Whether it’s a media beat up or, as the morning news will have us believe we really are living through a bullying epidemic, we just can’t deny that the issue of bullying is real. It has evolved over time and is now impacting children in ways never seen before.
It’s in our best interest to be well aware and involved in the online life of our children to ensure that we are taking all steps possible to keep Cyber Bullies out of our child’s lives. Technology is often made the scapegoat for the rise in Cyber Bullying, we know that bullying is more about values and behaviour than it is about choice of weapon. We need to give our children the support and tools to behave respectfully online and protect themselves from potential risks.
Teach good values
Empathy, respect and resilience are key to a positive online environment. Model these values and find examples in day-to-day life, in stories, tv programs, movies and people that they know. Tell some stories of your own. Highlight and discuss what these values look like in action. Find examples of your children showing behaviours that are inline with these values. Give them positive feedback on what they did and how they did it.
Talk about Cyber Bullying
Ask them if they know anyone who has been cyber bullied, or is a cyber bully. Discuss various possible scenarios and solutions. And most importantly, let them know that the same rules apply to online bullying as they do for bullying in say, a schoolyard. Don’t be a bystander. If they see or hear of anyone who is being bullied online, they need to tell a trusted adult and encourage their friend to get help. It’s also important for them to show a position of support if they feel safe to do so, remind them that their one supportive comment could make all the difference to a victim in distress.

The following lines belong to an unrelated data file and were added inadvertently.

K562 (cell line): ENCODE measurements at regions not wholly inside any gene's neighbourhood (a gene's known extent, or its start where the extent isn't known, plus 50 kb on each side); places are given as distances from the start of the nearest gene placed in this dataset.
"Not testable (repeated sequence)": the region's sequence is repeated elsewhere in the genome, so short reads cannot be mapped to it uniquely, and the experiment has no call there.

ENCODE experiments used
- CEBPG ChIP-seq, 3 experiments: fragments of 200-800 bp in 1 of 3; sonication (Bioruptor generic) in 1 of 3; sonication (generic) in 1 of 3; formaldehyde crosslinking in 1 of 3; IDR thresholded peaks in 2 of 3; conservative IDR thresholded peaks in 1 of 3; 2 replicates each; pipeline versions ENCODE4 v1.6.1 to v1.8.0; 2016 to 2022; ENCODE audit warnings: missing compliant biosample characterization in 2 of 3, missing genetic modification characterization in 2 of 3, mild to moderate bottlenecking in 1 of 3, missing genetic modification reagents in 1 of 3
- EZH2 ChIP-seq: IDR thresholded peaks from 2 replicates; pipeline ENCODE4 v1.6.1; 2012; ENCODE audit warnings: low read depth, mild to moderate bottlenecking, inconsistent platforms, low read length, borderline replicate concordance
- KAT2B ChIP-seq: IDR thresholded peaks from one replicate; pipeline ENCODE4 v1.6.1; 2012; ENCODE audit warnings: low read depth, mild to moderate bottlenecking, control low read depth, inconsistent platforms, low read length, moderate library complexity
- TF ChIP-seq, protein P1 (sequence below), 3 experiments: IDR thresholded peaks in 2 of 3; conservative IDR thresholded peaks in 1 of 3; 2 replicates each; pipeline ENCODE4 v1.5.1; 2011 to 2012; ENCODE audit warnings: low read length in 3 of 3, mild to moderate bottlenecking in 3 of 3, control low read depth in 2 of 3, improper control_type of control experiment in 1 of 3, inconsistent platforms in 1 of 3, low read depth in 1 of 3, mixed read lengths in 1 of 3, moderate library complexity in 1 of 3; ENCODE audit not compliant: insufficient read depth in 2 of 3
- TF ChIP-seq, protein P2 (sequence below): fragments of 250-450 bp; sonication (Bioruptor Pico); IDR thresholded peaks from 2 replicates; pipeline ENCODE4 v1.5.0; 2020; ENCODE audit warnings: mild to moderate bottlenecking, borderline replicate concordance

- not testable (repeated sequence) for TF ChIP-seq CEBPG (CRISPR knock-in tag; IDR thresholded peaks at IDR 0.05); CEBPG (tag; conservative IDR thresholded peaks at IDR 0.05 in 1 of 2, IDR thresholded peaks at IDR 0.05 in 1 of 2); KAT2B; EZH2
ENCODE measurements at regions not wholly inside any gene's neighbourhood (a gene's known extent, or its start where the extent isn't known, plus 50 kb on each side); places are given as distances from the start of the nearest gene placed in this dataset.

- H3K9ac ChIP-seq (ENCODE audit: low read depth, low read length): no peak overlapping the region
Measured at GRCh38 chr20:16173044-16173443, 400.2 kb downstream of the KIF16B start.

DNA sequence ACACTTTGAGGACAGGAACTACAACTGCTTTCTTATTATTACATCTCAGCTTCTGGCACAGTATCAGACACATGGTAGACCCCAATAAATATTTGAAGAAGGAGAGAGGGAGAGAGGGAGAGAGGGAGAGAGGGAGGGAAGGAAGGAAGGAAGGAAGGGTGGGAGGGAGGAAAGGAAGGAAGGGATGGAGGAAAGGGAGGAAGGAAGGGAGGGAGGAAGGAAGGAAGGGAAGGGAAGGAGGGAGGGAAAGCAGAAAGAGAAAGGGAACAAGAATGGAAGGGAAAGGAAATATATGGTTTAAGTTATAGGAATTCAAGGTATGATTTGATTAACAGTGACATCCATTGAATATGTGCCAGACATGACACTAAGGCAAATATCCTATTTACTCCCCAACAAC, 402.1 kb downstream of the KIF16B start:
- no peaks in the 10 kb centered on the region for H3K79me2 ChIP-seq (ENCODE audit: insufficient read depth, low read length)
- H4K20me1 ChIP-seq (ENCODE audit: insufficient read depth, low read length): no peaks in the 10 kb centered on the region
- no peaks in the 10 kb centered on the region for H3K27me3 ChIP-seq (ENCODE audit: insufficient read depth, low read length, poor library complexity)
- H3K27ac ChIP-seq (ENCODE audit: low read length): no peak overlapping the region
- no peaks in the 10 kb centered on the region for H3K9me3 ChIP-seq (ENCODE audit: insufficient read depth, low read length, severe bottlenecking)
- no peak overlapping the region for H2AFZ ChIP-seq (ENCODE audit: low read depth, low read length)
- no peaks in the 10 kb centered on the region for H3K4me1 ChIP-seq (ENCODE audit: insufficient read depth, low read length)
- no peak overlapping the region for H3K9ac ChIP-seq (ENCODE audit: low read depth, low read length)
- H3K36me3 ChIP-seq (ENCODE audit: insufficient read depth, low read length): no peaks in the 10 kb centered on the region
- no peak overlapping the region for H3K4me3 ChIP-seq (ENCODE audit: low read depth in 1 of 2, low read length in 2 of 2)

Teach them how to respond
We need to give our children the tools to manage the situation. Avoid escalating the situation by retaliating as this can further provoke the bully; online bullies hope to get a reaction. So, the first step is to ignore. Teach children how to block, report and delete. Most social media platforms have rules that will ban cyberbullying and will have tools that will allow you to ask for something to be removed, sometimes called the report button. If this is not done within 48 hours you can then take your complaint to Esafety and they will follow this up with the social media platform. They can also help your child find someone to talk to and give advice and strategies. Save the evidence by taking a screen shot, while this can be overwhelming and intrusive, it is important. If the bullying is taking place via email and is continuous it may be necessary to change email addresses. If the bullying still continues, you may consider contacting your local police to help manage the situation.
Understand how they are using the internet
It’s no longer acceptable to say that we can’t keep up and children have surpassed us where technology is concerned. Some social media sites are safer than others. Get to know them, download them yourself and have a good browse, talk to your children about what they use and the advantages and disadvantages. Some social media apps have guides for parents and if they don’t it’s not hard to find them online.
Keep them connected
If children raise an online issue with you, it’s important not to take them offline. This is their world. Staying connected with supportive peers is important to recovery and building resilience. Banning them from their devices is like isolating them from friends, it will feel like a punishment and therefore will discourage them from coming to you with a problem the next time something occurs.
Have a family agreement about internet use at home
This will open the lines of communication and give guidelines to enable a conversation that is purely centred around online safety, and as a result a common understanding of acceptable behaviour.
Keep devices out of the bedroom
While this might seem like a no brainer to some, if this family rule is not put into place when children are first introduced to devices this can be quite a challenge, especially with teenage children who are in need of more privacy as they get older, and habits that are well engrained. Things happen online late at night and when a notification goes off, as adults we know all too well how difficult it is to resist the temptation to check it. Model this behaviour for your children, the benefits will far outweigh the inconvenience. It might be a tough adjustment, but well worth it.
Whilst we can never completely control our what happens online or what our children are privy too, putting these steps in place can help you feel comfortable that your children know what to do when it comes to cyber bullying and give you peace of mind that you have done what you can do make them aware, educated and feel safe and supported should issues arise.